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Artist / Maker : Preston, Mark ; Tenna Tsa Teh
Title : Salmon People
Date (Execution) : 2007
Geographical Origin : Dawson, Yukon, Canada
Cultural Group : Tlingit
Style / Period : Contemporary 1950 -
Medium / Material  : serigraph
Support / Technique : paper; screen print
Object Type : screen prints
Visual Description : Narrow horizontal rectangular composition depicting salmon swimming and laying red eggs. Some aquatic grass (green) is at the bottom of the image. Red, green, black and white colour scheme.
Accession # : U014.3.484
Width (cm) : 66.00
Height (cm) : 25.00
Depth (cm) :
Mandatory Credit : Gift from the Collection of George and Christiane Smyth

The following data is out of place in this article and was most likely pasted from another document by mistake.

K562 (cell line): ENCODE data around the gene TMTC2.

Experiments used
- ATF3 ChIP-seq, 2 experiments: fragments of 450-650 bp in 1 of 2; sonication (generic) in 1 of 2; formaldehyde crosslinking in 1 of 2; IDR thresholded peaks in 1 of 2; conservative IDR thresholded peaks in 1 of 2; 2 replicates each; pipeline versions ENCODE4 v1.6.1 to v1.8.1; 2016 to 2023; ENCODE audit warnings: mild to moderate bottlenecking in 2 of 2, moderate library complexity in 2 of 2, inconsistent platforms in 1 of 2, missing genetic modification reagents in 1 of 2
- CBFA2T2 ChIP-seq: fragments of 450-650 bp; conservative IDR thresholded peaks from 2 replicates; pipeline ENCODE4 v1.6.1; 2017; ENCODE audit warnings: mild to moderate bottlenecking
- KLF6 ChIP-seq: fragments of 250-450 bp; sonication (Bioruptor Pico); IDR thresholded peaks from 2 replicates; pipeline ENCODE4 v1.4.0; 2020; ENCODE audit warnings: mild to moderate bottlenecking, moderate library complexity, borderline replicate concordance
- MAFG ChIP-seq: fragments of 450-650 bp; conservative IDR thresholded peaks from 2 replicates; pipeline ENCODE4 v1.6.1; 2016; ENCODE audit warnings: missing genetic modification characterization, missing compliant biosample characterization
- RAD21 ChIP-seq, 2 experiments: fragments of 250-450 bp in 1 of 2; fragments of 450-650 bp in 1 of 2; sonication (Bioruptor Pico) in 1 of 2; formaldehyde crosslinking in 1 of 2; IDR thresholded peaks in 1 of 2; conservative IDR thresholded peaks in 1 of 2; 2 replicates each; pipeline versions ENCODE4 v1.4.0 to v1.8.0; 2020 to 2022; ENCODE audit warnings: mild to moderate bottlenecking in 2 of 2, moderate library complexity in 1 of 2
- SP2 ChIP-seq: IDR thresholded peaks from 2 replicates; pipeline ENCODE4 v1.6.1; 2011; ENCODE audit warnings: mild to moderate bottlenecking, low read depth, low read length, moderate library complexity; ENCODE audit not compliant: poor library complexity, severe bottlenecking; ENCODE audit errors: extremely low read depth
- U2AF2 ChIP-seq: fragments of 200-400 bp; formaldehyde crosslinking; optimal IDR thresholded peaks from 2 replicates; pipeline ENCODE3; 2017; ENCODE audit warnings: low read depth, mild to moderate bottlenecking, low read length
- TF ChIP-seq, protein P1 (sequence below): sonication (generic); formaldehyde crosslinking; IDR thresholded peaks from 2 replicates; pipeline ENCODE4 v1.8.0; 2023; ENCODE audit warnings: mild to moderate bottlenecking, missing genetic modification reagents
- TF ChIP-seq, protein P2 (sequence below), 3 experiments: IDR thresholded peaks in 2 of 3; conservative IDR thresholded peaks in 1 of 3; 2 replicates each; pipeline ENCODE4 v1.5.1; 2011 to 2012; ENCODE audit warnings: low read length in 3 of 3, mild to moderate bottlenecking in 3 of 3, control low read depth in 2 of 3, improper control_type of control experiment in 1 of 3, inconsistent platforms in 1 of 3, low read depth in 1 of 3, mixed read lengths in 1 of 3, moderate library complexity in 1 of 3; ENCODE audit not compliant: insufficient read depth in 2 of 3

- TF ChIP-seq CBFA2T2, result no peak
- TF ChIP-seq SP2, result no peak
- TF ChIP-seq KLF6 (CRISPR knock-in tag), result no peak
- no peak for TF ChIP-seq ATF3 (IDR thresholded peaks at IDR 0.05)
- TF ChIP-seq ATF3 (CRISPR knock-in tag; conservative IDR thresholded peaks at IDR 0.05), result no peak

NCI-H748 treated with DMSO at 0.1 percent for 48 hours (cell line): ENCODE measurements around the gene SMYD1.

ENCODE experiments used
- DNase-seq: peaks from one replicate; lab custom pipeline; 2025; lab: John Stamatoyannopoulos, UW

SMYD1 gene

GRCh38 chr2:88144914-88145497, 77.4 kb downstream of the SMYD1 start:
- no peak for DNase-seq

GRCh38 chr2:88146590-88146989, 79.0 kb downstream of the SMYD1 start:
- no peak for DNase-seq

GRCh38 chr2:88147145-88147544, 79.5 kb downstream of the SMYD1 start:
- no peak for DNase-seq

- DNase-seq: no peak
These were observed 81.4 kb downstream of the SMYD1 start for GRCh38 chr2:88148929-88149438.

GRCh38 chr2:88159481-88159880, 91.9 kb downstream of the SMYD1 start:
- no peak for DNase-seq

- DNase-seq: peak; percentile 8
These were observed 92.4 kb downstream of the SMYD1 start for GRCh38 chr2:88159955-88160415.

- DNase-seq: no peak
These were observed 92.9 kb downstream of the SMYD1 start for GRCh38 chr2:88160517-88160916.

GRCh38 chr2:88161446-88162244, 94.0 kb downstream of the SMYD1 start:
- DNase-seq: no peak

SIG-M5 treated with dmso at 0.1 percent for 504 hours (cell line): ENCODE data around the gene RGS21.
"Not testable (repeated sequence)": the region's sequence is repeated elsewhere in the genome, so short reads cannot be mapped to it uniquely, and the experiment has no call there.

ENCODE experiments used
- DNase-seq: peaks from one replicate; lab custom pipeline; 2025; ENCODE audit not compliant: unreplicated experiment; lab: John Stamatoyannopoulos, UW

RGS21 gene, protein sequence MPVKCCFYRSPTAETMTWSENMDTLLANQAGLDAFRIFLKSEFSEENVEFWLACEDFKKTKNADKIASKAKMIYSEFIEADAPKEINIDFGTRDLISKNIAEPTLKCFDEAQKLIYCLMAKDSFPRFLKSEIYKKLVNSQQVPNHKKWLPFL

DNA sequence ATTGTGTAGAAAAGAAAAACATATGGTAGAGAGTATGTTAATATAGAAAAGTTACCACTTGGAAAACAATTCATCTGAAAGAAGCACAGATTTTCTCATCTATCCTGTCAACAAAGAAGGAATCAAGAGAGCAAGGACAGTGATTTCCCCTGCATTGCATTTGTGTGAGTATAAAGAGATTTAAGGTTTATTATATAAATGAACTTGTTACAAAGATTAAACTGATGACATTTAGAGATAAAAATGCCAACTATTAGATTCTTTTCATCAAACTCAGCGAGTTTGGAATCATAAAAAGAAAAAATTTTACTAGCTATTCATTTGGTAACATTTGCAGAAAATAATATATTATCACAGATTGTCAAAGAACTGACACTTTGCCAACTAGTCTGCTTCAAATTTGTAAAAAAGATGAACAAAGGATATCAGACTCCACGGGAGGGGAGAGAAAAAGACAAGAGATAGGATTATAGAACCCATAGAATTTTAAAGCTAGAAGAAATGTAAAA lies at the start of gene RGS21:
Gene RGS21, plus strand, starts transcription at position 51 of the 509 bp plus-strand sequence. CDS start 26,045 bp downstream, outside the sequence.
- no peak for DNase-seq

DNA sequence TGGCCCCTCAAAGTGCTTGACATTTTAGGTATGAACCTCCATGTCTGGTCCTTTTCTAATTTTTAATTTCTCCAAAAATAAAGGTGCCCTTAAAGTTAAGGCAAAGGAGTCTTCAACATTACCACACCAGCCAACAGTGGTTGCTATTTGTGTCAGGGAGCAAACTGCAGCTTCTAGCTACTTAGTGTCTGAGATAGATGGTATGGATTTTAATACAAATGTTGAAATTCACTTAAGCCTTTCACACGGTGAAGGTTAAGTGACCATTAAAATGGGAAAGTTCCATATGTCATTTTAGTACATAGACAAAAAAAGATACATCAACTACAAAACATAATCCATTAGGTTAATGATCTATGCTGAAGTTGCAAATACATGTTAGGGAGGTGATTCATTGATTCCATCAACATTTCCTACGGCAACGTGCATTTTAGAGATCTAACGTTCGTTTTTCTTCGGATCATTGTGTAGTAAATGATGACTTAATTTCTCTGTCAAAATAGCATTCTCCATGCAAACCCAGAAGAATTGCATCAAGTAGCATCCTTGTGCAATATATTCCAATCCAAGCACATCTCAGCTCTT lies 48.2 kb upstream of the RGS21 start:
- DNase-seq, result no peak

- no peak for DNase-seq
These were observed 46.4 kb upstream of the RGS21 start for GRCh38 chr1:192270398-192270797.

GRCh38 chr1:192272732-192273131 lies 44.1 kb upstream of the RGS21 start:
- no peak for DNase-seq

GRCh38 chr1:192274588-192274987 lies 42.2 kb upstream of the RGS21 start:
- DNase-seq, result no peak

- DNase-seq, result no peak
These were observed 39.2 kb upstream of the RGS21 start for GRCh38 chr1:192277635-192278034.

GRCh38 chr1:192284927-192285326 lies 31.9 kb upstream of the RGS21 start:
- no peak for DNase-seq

Artist Statement : "There was a time when First Nations thought of the salmon as being people. If anything, this idea evoked a reverence for all living things. Today, the very few practice this idea. Now, more than any time in history, we all face the same fate. Unless we can turn our appetites of these living creatures. Now ever the First Nations want to compete for commercial rights to fish the already stressed numbers of the salmon populations. So what can any of us do about the future of our planet's resources? Is there hope for the salmon? Are we seeing with clear minds or have we sealed our destiny? I choose to believe that we see and are willing to make the life-giving changes in our daily routines. And as time will reveal, we will respect all living creatures and remember how to treat them. We will teach our children to live well with the other people... to give ourselves over to the living. Our spirit is strong, like the salmon people. This print is dedicated to the depleting salmon stocks. Like our forests, we are literally destroying the fish. Recently we have witnessed the bear population foraging for food in rural areas and are starving. As a result, bears are not hibernating when they should be. Many other things in the natural world are making shifts. Some blame global warming. The sad truth of the matter: it is the growing populations and with that grievous demand on its natural resources. Wait, there is hope. We can make a difference in the way we do things... because we know what the result will be if we don't do something. Long before the man I was here to tell the stories from the great waters to the streams of the far north our dreams gave way to a soft calling our spirit is strong our spirit is the flesh that nourishes the souls of your children's children it is in our great numbers that gives all the living its confidence long before man the eagles knew as do the ravens each sitting, waiting in turn respecting the other long before the man we were here to tell the stories."